Skip to main content

Opinion: China strikes balance between sovereignty and stability

By Shen Dingli, Professor at Institute of International Studies at Fudan University, Shanghai
November 29, 2013 -- Updated 0521 GMT (1321 HKT)
STORY HIGHLIGHTS
  • President Xi has reshaped China's foreign policy, stressing sovereignty and stability
  • Shen Dingli: East China Sea ADIZ looks to be China's latest attempt to stress this approach
  • Facing increasing security challenges, Beijing is likely to respond in kind, Shen Dingli says

Editor's note: Shen Dingli is a professor and associate dean of the Institute of International Studies at Fudan University in Shanghai. The opinions in this article are solely those of Shen Dingli.

(CNN) -- Since President Xi Jinping assumed power, he's reshaped China's foreign policy by recalibrating its stresses on sovereignty and stability, what the Chinese call wei quan and wei wen.

On the one hand, China has stepped up its emphasis on sovereignty, especially concerning its territorial dispute with Japan over the Diaoyu Islands (or the Senkakus, as they're known in Japan). 

Beijing has streamlined its various maritime agencies to make them more efficient and better coordinated, and it keeps sending government vessels to the area to demonstrate its jurisdiction over this region.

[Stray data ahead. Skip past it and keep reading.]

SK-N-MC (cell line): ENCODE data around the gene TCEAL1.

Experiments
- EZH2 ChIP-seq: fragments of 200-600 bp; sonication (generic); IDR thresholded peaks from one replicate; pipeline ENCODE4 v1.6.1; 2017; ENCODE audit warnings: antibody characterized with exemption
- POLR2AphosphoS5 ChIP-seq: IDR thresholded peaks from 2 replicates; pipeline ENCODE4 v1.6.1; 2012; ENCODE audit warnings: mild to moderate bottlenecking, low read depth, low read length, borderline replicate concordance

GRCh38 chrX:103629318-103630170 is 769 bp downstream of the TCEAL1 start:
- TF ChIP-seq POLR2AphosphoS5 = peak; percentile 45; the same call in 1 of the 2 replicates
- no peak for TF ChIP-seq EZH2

READ: China flies fighter jets into air defense zone

Shen Dingli
Shen Dingli

More recently, it announced a new Air Defense Identification Zone (ADIZ) in the East China Sea to assure its sovereign security over territory, territorial water and space in the ADIZ.

On the other hand, China has attached more importance to its peripheral stability.  Despite its earlier skirmish over Ladakh with India in May, it cut a border defense co-operation agreement with New Delhi, to avoid mutual tailing between their patrols in border areas where there is no common understanding of the line of actual control.

And recently, President Xi and Premier Li Keqiang visited five out of 10 ASEAN countries, and wrapped up a cooperative deal with Vietnam to jointly develop an oil well in the mouth of the Gulf of Tonkin.  China has also furthered its relations with major powers -- Xi visited Russia and the U.S. within the first three months of coming to power, promoting a "new type of major country relationship."